8 Stock Trading Lessons I Learned from My Mistakes Trading in a Volatile Market The Past Week (Feb 8 to 12, 2016)

In a volatile market, it is a trader’s market and not an investor’s market. If you hold positions too long, you lose a lot of your portfolio amount and you never know when the rebound comes back. There will be a few days of up trends thinking this is already the turn around point, but it isn’t. And if you decide to just hold your stocks and wait for the turn around which will eventually happen, you may have lost too much already that you will just be winning back what you lost and not earn more. But in a trader’s mentality, you have to be nimble and on your toes to make trades when they should happen.

Mistake/Lesson #1: Invest the time to plan your trades

I do have a watchlist of stocks. But even that watchlist is not planned well. I should plan based on different scenarios of market movements, so I can react properly as the stocks move. If the direction does not go my way, what is my secondary plan? This past week I didn’t have back up plans when things go wrong. I just assumed things would go my way as how I wanted them.

Mistake/Lesson #2: Don’t scramble to buy stocks at the last minute

The past week, when I suddenly see an up day in the market developing, starting with those doji‘s and dragonflies, then a few higher highs and higher lows, I tend to urgently scramble thinking I am going to miss the bus without good planning. What makes a good trade is good analysis, and good analysis takes more time, especially for a novice like me.

Mistake/Lesson #3: Avoid the emotional urge to buy a stock just because you are not trading

There is a buy position, a sell position, a hold position, and there is also a cash position.. Staying in a cash position preserves your money from losing it. If there is no good analysis, there is a larger risk to lose the money.

Mistake/Lesson #4: Always apply stop losses in a volatile market

There are some companies that are really safer than others, more stable, has more predictable earnings, and has a track history of performing well in the market, but if you do not have a lot of funds, and is somewhat on a budget, and you need money to spend short term and cannot stay in a hold position for a long period, you will just lose money for every downtrend. Even if it goes back up, you are just earning back what you lost. Net effect, you didn’t earn anything, you lost time and time also has a value in all of our lives. In general it is a loss.

Mistake/Lesson #5: Be aware of your account balance

As I make a trade, and looking through my watchlist of stocks to buy, but lacks the planning ahead of time, combined with the mistakes/lessons 1, 2 & 3 above, I don’t even know the right amounts of stocks to buy on the day of my trade, I sometimes just input numbers and see if my broker account gives an error or not saying I have enough funds or not. I did not necessarily do the math where I sometimes wing it in favor of the notion that an uptrend is coming and it will end up in the positive.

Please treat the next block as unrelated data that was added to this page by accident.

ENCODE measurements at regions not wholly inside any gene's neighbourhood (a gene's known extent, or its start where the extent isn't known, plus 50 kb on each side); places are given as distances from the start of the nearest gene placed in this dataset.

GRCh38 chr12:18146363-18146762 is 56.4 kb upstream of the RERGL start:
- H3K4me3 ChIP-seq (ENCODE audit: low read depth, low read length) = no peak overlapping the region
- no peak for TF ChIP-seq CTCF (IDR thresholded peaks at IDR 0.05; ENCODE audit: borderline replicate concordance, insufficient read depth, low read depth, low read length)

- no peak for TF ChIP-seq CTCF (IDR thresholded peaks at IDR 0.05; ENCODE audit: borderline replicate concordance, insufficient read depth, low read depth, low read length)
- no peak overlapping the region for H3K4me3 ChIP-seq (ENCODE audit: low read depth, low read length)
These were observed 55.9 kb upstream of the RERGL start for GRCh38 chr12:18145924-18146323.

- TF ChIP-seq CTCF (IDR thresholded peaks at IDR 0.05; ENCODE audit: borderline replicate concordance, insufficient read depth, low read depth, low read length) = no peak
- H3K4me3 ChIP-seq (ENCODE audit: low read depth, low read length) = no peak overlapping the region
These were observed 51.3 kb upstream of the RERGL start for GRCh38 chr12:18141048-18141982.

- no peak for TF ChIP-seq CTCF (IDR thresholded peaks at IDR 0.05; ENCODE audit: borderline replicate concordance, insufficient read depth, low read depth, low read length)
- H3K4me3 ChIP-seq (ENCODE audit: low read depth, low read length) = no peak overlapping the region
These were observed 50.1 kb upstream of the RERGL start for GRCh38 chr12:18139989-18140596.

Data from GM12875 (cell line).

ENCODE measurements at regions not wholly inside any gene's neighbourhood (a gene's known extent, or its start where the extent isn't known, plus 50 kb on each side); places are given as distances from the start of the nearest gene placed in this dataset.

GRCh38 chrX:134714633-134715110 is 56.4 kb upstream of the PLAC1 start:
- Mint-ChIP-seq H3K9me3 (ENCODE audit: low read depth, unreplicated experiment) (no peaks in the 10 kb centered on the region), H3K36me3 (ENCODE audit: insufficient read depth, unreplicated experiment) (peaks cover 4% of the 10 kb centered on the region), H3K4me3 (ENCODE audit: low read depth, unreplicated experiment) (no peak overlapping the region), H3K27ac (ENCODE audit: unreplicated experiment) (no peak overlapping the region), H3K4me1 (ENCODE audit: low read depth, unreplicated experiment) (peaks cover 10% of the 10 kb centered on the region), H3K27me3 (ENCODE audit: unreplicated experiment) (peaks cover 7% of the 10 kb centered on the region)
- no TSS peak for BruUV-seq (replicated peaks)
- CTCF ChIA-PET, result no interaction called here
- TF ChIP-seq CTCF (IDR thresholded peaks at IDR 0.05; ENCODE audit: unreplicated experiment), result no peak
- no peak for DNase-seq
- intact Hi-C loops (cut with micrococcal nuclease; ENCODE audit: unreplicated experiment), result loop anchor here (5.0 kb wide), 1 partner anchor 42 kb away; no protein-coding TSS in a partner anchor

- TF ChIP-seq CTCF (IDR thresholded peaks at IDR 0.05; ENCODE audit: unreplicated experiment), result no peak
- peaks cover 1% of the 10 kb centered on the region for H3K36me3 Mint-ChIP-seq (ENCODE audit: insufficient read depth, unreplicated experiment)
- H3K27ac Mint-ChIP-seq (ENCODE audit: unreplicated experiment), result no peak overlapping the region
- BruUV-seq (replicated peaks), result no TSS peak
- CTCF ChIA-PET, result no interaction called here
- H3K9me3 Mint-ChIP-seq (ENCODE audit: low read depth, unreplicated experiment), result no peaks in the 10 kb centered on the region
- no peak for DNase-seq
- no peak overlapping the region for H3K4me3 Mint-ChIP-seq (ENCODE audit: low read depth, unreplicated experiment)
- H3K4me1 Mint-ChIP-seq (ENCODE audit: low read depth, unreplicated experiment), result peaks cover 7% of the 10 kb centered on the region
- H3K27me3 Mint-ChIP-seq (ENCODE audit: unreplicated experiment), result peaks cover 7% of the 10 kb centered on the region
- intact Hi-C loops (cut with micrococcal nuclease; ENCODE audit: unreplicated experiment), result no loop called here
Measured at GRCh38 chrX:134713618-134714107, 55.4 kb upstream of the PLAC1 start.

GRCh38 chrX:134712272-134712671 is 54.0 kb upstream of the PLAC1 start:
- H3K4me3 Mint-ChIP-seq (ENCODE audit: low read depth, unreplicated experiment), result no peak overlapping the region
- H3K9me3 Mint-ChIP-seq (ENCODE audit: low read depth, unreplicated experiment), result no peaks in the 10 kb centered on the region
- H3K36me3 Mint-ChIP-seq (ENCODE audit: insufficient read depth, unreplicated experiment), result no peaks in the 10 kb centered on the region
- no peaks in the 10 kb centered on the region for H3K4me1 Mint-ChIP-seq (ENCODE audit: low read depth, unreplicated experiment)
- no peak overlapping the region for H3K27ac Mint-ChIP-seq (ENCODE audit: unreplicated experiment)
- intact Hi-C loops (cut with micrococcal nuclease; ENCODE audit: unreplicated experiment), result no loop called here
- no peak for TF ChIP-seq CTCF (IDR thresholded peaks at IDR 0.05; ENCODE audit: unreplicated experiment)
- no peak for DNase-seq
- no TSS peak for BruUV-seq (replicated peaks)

Mistake/Lesson #6 Do not buy with unsettled funds

Because of mistake/lesson #5 just making orders and see what pushes through, together with mistake/lesson #3, I accidentally purchased some stocks with unsettled funds. I did this with 2 contra ETFs. And it rose quickly as the market was plunging early in the day on Wednesday and it felt great at first as my portfolio value grew, then a turnaround happened and the 5-day high was reached on that day, where I lost #114. I couldn’t sell the stock I owned to get out, it would not accept my trailing stop settings because when you buy stock with unsettled funds, you need to hold it for a minimum of 3-days, the same time the funds get settled. Then more tragedy happens since I am stuck there where by Friday, the market rose and my loss went up to $229.50. Although the overall long term trend of the market is still bearish, the daily movement still makes wild swings, and I am just getting out to avoid more losses.

Mistake/Lesson #7 If you can’t be nimble, don’t trade on a volatile market

Since a volatile market makes wild up trend and down trend swings, you need to have the ability to identify swing changes early, get in, get out early also. Just looking at all the indicators, I know I can identify these too, but that does not mean I can look at them every minute of the day. I am still early in this stock trading industry. I do have a day job, I have a family, children that go to school early in the morning, and also living with my in-laws who need assistance especially recovering from a mild stroke the previous week. I am not glued to the market, and when it is volatile, 30 minute to an hour is a long time and you can lose hundreds to thousands. Fortunately it is just hundreds for me, but everything is relative, I don’t have a large stock portfolio and is still playing around in the 4-digits so a 3-digit loss is big to me.

Mistake/Lesson #8 If you can’t be nimble for a day, then trade the week

Earning from a volatile market can be rewarding, since those large swings can mean large wins also, but it can also be large losses. If you do not have the time to monitor it well, and take appropriate action at the right time, might as well look at weekly trends or monthly trends and look at look for less volatile stocks in the volatile market. This makes it less stressful and easier manage if you cannot devote a whole day trading.

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